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Criminal Justice Coordinating Council

The Criminal Justice Coordinating Council (CJCC) was established by the Board of Douglas County Commissioners on March 9, 2016. The purpose of the Council is to provide a working forum to support communications and collaborative coordination between and among key criminal justice system officials, advisory bodies, agencies, departments and community leaders to promote public health, public safety and an effective, fair and efficient criminal justice system in our community.

Douglas County Data Dashboards

Serious Mental Illness in Jail

Information about people with serious mental illness in the correctional facility.

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Jail Bookings and Offenses

Dashboard describing all correctional facility bookings and offenses, with data download option.

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Bond Data

Information on bonds issued by Douglas County District Court and municipal courts for peopled booked into jail.

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Inmate Population

Detailed snapshot of the current Douglas County Correctional Facility population.

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District Attorney

Provides information about criminal cases in Douglas County District Court.

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Reports and Documents

Law Enforcement Contact Study

In December 2018, under the leadership of the CJCC, the Douglas County Sheriff’s Office, Lawrence Police Department, University of Kansas Public Safety, Eudora Police Department and Baldwin City Police Department mutually agreed to contract with Northeastern University to study law enforcement pedestrian and traffic stops in Douglas County.

They were hired through a $175,000 contract to:

  • Develop and implement a process for documenting traffic and pedestrian stops
  • Analyze the data to determine if any disproportionalities exist
  • Formulate any solutions and assist in developing any necessary procedures and processes related to disproportionate minority contact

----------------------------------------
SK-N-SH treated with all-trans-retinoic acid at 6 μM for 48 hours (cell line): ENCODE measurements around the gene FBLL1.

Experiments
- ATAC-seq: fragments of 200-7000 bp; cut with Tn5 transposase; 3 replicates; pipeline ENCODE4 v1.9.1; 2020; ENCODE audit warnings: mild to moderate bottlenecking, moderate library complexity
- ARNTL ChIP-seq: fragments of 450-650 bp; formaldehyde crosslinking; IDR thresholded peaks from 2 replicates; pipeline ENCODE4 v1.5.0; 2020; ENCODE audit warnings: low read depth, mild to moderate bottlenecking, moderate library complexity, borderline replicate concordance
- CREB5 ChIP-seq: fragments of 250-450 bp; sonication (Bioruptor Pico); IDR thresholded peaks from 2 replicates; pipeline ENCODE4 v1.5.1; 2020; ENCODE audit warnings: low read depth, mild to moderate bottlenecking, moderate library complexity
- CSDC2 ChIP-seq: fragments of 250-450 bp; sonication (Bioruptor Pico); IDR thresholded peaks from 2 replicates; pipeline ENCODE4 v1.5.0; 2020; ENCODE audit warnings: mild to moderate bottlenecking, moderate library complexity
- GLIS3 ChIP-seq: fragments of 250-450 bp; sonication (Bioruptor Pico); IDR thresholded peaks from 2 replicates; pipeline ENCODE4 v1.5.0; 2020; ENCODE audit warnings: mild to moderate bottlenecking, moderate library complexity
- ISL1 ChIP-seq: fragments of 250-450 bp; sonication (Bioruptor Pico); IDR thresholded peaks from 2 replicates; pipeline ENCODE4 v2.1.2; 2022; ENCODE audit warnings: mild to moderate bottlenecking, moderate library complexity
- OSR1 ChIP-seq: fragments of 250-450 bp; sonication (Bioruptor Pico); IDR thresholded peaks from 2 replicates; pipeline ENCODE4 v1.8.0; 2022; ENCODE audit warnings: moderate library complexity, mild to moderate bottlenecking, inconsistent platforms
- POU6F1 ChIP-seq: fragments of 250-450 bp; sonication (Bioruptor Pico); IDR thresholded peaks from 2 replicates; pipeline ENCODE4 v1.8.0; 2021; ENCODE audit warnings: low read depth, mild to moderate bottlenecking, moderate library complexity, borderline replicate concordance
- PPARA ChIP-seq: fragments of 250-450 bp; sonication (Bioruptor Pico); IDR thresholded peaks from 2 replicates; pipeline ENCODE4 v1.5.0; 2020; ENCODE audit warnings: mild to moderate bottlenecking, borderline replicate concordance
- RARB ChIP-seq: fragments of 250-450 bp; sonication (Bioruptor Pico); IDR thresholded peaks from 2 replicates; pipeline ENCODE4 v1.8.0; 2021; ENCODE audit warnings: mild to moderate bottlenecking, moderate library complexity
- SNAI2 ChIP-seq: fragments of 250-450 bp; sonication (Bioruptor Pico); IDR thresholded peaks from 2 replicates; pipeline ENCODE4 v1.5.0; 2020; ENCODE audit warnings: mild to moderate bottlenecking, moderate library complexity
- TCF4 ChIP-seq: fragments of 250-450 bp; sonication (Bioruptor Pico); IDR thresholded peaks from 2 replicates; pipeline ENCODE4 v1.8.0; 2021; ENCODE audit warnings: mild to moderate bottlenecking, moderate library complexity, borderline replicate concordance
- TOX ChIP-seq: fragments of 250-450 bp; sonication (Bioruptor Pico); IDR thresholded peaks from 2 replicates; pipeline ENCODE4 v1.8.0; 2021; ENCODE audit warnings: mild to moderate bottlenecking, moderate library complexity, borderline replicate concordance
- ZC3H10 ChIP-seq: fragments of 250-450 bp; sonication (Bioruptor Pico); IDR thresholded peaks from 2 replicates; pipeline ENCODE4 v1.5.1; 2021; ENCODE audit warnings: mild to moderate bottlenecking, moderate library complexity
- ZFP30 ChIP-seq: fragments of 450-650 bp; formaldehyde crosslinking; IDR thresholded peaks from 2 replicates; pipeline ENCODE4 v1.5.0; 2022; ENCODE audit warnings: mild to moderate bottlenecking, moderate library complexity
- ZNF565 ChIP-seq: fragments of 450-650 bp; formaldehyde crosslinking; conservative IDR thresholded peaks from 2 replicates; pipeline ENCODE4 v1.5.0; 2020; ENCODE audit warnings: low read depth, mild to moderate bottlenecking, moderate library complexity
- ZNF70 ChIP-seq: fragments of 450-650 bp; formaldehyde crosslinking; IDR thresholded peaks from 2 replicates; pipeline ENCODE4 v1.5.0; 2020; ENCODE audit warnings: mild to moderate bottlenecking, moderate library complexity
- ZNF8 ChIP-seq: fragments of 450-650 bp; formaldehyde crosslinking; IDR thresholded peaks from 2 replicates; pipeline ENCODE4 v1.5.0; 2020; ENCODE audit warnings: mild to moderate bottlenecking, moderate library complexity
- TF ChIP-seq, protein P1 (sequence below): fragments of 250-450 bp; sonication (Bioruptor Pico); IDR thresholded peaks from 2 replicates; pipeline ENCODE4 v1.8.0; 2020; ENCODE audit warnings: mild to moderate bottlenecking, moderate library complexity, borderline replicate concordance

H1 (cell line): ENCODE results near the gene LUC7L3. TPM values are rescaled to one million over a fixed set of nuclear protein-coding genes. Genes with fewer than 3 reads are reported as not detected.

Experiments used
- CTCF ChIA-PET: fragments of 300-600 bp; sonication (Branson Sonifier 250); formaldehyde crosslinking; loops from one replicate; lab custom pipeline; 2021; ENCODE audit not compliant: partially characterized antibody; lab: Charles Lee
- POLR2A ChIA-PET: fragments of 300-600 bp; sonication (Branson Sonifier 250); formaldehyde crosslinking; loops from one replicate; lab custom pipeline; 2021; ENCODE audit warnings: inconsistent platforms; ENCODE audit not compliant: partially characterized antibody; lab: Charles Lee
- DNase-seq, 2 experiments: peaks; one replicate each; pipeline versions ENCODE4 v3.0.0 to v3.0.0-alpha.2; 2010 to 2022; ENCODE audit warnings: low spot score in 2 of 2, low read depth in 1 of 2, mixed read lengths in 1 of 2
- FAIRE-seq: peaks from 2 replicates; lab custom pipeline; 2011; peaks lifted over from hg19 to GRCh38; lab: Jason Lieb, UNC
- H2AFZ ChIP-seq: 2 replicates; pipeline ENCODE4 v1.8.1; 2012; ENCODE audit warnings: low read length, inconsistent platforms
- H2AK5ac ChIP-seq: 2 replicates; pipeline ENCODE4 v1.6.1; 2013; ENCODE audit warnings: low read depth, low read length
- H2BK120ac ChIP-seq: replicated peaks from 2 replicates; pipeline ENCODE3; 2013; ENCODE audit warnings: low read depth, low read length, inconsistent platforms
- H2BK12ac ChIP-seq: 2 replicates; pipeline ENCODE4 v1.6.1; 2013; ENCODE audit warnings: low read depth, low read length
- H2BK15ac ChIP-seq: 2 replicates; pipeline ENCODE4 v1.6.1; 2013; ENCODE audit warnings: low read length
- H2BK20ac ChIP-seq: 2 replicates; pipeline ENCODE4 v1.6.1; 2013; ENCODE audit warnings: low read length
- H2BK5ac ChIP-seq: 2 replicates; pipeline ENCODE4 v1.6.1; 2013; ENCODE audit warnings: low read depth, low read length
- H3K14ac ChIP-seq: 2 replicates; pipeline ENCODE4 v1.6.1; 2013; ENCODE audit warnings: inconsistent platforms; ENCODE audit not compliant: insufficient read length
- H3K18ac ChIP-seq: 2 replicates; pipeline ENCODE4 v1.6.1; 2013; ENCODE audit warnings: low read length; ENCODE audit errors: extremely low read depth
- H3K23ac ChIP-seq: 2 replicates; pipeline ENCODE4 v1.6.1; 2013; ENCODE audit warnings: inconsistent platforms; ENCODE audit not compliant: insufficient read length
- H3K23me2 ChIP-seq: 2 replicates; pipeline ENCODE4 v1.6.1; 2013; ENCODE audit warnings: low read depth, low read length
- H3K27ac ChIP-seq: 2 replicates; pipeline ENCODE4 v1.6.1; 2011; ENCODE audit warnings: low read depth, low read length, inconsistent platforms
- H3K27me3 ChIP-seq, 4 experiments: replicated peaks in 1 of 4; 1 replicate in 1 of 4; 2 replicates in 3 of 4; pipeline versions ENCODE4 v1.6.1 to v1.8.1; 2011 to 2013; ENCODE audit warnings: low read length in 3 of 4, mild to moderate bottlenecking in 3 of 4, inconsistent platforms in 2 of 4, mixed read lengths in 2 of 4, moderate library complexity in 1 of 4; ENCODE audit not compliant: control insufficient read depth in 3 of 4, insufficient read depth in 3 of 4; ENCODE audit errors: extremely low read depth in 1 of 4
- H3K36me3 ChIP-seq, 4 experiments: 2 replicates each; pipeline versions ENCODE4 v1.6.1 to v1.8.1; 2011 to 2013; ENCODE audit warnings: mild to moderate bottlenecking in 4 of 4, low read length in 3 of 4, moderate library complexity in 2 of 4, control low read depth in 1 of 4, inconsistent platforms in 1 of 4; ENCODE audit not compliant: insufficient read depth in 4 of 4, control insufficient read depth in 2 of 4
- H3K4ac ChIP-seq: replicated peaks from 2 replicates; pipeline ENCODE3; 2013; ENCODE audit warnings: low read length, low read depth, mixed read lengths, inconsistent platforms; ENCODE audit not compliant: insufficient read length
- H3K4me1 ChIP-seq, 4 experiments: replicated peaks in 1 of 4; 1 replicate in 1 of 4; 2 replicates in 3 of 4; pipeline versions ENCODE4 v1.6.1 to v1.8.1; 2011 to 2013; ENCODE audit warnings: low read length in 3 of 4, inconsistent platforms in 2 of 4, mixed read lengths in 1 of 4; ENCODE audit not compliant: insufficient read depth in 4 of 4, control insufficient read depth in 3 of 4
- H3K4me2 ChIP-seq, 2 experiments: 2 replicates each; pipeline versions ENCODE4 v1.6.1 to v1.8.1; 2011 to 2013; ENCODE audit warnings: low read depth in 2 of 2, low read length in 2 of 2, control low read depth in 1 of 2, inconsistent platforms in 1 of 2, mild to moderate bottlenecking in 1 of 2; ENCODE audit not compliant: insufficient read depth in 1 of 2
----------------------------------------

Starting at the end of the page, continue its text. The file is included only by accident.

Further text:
The study had three phases: planning, data collection, and analysis. The final report can be found here: Douglas County Pedestrian and Traffic Stop study 2020-2021.

Public presentations about study:

CJCC Support Staff

Katy Fitzgerald

Criminal Justice Coordinator | Katy Fitzgerald

Katy Fitzgerald comes to Douglas County from Mecklenburg County, North Carolina, where she was a management analyst in the Criminal Justice Services Department since January 2014. In her role with the Criminal Justice Services Department, Fitzgerald has served as a grant writer and recipient, a project manager for several cross-system reform initiatives, a data analyst for the Department and external justice system partners, and as staff to the local criminal justice coordinating council.

Through various grant awards, Katy has: led the development of online training modules in pretrial justice and implicit bias topics; worked closely with Juvenile Justice officials to implement the Reclaiming Futures model, which resulted in an almost three-fold increase in the number of juvenile justice involved youth who received behavioral health screenings; and managed a Driver License Restoration Clinic, which provided indigent residents with legal assistance to reinstate their driving privileges.

Since 2018, Katy worked in pretrial release or detain decisions and bail policy space, facilitating a work group of criminal justice executives to revise and monitor the implementation of the local bail policy, focusing on the elimination of bail schedules, an expansion of pretrial supervision eligibility, a reduced use of financial release conditions, and improved access to defense counsel prior to first appearances.


Senior Data Analyst | Matt Cravens

As Senior Data Analyst, Matt Cravens supports the work of the Criminal Justice Coordinating Council. Cravens, who grew up in Lawrence, brings a significant amount of experience to the position. He previously worked as a statistician for the U.S. Department of Homeland Security, Citizenship and Immigration Services in Washington, D.C. While there, he analyzed and provided reports on immigration data. He collaborated with field officers and leadership and helped develop guidelines and performance measures.

He also has worked as a senior associate in research for the Pew Charitable Trusts’ Public Safety Performance Project, where he conducted analysis on public safety, juvenile placements, adult incarceration and policy reforms. For about three years, he was a visiting assistant professor and postdoctoral research associate at Dartmouth College’s Nelson A. Rockefeller Center for Public Policy and the Social Sciences. Cravens has received a bachelor’s degree and doctoral degree in political science.